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NHS Wales struggling to cope with diabetes

Diabetes could overwhelm the National Health Service in Wales unless more action is taken to tackle this growing problem.
Charity group Diabetes UK Cymru has revealed that the number of people being treated for diabetes mellitus in the country has risen by nearly 10 per cent to around 167,000 in just two years,
However, it warns that this figure is on course to exceed a quarter of a million by 2025, as hundreds of thousands of people at increased risk of developing the type 2 form of the disease, which is linked to obesity and an unhealthy lifestyle.
Speaking on the BBC’s Sunday Politics show, Dai Williams, director of Diabetes UK Cymru, said: “Waiting in the wings we’ve got 350,000 people with what’s called pre-diabetes, so their chance of developing the diabetes is much higher.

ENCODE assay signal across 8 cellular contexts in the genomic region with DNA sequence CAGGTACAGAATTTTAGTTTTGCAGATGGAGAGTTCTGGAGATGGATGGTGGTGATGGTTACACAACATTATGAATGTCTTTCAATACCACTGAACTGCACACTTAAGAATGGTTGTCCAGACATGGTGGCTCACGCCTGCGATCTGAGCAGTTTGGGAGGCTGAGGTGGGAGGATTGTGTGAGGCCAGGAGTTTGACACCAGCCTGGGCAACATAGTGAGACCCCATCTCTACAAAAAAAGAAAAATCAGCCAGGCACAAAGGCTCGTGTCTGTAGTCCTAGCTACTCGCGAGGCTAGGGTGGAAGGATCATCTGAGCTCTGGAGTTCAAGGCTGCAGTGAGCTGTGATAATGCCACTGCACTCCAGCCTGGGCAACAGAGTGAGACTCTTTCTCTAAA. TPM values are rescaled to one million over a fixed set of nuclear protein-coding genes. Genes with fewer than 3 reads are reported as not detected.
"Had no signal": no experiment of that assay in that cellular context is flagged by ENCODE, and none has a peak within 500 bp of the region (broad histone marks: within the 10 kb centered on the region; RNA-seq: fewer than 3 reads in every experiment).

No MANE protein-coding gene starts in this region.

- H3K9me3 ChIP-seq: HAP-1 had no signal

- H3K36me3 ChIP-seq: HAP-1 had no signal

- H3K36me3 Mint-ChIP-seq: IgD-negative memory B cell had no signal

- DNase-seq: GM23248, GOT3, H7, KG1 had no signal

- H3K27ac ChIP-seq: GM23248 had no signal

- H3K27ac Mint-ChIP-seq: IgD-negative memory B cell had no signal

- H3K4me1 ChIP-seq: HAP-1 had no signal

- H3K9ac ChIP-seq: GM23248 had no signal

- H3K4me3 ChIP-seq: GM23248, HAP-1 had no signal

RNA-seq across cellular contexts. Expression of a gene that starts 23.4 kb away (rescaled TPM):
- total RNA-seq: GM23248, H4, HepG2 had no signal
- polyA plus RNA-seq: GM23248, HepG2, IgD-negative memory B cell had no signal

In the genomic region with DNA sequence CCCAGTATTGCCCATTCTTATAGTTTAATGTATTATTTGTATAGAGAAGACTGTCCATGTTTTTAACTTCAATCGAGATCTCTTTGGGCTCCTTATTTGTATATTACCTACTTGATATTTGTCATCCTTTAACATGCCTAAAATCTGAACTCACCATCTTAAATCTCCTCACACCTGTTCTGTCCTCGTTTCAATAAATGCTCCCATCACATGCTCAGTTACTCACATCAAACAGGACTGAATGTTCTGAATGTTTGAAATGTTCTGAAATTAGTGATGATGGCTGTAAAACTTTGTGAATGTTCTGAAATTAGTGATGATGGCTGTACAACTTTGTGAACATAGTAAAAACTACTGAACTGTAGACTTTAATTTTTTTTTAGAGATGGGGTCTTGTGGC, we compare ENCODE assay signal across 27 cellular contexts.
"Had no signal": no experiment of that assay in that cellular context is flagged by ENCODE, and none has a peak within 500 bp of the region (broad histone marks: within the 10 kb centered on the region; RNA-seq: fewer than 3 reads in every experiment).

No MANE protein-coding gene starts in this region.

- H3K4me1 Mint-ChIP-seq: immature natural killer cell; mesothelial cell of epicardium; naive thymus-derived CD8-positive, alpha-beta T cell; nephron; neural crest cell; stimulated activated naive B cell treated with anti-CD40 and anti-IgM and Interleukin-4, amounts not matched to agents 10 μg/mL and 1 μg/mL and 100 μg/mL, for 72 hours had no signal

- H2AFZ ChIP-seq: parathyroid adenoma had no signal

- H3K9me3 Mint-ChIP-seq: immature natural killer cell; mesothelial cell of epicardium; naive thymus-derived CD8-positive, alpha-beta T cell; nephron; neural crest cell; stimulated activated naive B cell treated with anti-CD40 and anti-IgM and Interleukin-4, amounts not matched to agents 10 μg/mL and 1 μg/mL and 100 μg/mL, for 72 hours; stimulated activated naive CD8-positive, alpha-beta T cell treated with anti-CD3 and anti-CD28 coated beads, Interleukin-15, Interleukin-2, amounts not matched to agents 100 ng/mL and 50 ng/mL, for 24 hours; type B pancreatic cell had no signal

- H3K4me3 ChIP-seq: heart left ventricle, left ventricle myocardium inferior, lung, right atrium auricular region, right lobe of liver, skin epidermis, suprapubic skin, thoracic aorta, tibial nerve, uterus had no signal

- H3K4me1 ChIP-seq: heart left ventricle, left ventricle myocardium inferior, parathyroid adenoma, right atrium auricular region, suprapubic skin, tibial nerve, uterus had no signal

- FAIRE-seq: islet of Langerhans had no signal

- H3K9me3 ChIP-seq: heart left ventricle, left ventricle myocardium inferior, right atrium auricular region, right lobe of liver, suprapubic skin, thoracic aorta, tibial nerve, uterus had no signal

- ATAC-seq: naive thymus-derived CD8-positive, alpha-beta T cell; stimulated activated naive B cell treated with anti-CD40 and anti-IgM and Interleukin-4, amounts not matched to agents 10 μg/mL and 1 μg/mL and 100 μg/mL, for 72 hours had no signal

“The result of that for Wales, effectively, is it’s costing the NHS half a billion pounds a year, so we should be very worried about it.”

There are also concerns about the lack of health professionals who are trained to treat diabetic patients and help them self-manage their condition, particularly diabetes specialist nurses.
The Welsh government told Sunday Politics that ministers are consulting on a new NHS diabetes action plan to prevent diabetes and lower the risk of long-term complications so that diabetes incident rates and health care outcomes are comparable to the best in Europe.
The plan is due to be in place by June 2013.

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